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In which I continue to seek part time employment as the ruler of the world.

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Saturday July 19 2008

On the basis of no solid knowledge whatsoever, I’ve always been unpersuaded by the claim that oil is a “fossil” fuel, that is, created by the plants of the past.  I don’t know why, but it just seems too abundant, and too deep in the earth, to be done by mere plants.  And why would such oil not contain other and more interesting fossils floating about in it, like ancient insects and suchlike?  Oil, on the basis of what I’ve heard of it, just doesn’t feel like a vegetable thing.  And of course the notion that it might not be made by plants has been around for along time.

I arrived at my uneducated opinion before the internet even existed, for the likes of me, but now I am able to learn more about this controversy.  One of the problems is that many of the scientists arguing what I now ignorantly believe to be the truth of the matter were appointed by Stalin, as this article explains.

Towards the end, it summarises the situation as follows:

To recapitulate, Stalin’s team of scientists and engineers found that oil is not a ‘fossil fuel’ but is a natural product of planet earth - the high-temperature, high-pressure continuous reaction between calcium carbonate and iron oxide - two of the most abundant compounds making up the earth’s crust. This continuous reaction occurs at a depth of approximately 100 km at a pressure of approximately 50,000 atmospheres (5 GPa) and a temperature of approximately 1500°C, and will continue more or less until the ‘death’ of planet earth in millions of years’ time. The high pressure, as well as centrifugal acceleration from the earth’s rotation, causes oil to continuously seep up along fissures in the earth’s crust into subterranean caverns, which we call oil fields. Oil is still being produced in great abundance, and is a sustainable resource - by the same definition that makes geothermal energy a sustainable resource. All we have to do is develop better geotechnical science to predict where it is and learn how to drill down deep enough to get to it. So far, the Russians have drilled to more than 13 km and found oil. In contrast, the deepest any Western oil company has drilled is around 4.5 km.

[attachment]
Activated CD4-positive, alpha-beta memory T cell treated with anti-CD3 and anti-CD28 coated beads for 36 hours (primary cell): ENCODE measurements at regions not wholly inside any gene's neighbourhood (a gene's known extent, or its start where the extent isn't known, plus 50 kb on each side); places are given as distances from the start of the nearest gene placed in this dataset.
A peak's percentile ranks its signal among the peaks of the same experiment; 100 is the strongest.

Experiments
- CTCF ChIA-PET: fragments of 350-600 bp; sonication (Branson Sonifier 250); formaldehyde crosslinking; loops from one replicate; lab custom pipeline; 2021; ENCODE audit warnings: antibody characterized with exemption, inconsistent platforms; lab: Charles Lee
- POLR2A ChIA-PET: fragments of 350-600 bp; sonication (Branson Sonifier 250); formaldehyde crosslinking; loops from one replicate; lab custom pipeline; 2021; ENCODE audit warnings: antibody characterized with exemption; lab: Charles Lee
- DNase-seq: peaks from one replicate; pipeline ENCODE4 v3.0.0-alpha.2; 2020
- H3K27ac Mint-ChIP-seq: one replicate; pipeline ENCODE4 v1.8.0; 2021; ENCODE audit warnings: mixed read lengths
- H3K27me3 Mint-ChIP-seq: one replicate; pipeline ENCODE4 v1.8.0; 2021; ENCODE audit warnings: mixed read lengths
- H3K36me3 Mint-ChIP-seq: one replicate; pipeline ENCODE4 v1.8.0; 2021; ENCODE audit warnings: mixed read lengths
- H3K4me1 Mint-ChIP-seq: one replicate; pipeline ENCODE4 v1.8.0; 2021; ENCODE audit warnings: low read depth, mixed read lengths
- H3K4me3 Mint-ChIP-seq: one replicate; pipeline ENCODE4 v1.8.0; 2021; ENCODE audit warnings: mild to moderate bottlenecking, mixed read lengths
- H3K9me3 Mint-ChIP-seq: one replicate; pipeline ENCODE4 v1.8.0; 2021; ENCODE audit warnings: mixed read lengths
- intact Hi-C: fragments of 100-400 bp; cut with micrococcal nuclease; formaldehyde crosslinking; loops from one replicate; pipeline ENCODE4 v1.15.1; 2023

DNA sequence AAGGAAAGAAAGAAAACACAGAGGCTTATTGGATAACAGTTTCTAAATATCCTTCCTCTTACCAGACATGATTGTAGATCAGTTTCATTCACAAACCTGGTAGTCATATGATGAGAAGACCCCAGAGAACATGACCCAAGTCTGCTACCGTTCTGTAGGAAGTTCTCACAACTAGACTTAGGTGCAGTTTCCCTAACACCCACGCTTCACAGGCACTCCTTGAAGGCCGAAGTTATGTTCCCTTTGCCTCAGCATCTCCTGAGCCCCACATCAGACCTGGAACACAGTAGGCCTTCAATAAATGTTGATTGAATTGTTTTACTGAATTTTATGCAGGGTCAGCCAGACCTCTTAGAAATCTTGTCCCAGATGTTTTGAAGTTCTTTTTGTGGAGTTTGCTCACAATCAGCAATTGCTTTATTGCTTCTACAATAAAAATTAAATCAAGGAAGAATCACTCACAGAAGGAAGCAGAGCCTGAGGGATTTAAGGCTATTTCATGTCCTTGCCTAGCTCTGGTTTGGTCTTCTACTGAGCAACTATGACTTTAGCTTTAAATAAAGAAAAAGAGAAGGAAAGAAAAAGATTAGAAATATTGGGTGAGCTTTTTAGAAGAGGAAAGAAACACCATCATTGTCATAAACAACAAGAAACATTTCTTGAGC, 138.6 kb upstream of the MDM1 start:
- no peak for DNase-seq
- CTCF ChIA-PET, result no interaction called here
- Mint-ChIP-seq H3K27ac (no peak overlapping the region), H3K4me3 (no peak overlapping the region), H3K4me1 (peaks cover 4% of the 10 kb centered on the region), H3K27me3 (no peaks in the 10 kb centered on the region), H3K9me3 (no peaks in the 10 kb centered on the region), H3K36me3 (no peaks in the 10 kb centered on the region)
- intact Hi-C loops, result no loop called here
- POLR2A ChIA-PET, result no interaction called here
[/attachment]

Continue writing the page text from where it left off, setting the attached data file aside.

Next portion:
The problem with this argument is that it is still heavily politicised.  The idea that oil is running out instead of something that will last for ever is not something that the enviros want to be told, hence something that appeals to anti-enviros.  And believing that oil will last for ever predisposes you to at least hope that the carbon dioxide that results, for ever,, will do no environmental damage.  Yet the explanation for why this theory has been ignored is that the evil oil companies want you to ignore it, to keep the price of oil up, which is also an enviro-type opinion.  So even if you are anti-enviro, you still have a big reason to not like this stuff.

Personally I don’t think you need oil companies to explain if the fossil fuel orthodoxy is bad science.  All it takes to get bad science is bad science.

I would just like to know if this alternative non-bio theory is true.

This controversy is linked to here, but I only twigged it was there by reading this.  By the way, DK seems to be on fucking good form at the moment.

You might find some relevant links here:

http://kk.org/ct2/2008/06/the-unclear-origins-of-oil.php

Posted by Alan Little on 23 July 2008

Very interesting.  Thank you.

Posted by Brian Micklethwait on 24 July 2008

As a Molecular biologist, specializing in microbial ecology at the moment, I must disagree on the fact that oil is being created at high rates under the Earth’s crust. The reactions needed to yield oil cannot be sustained at rates high enough to support the extraction rates we carry at the moment. On the other hand side, Temperatures and pressures like these cited would very likely lead to oxidation of the compounds cited (if there’s carbonate, there’s oxygen, and therefore oxidation). 
Although I agree absolutely that bacteria are responsible for the formation of oil. And they most probably did to create the oil that we have nowadays.
It is very possible that huge amounts of vegetal tissues could accumulate in places such as peat bogs or swamps. These materials dont necessarily need to be covered immediately by sediments and then treated by bacteria, it can follow a slow process down-to-top that happens in our times in almost every lake and swamp in the world, where reduced materials (like oil or methane) accumulate in the lower layers of the bottom of the lake. I don’t absolutely discard the theory, but I wouldn’t say oil is being produced underground inorganically in enough amounts for good.

Posted by Javier Hermosa on 25 July 2008

After listening to the interview with Dr Kenney and reading the paper at the PNAS, the theory starts getting more sense… Very interesting

Posted by Javier Hermosa on 25 July 2008
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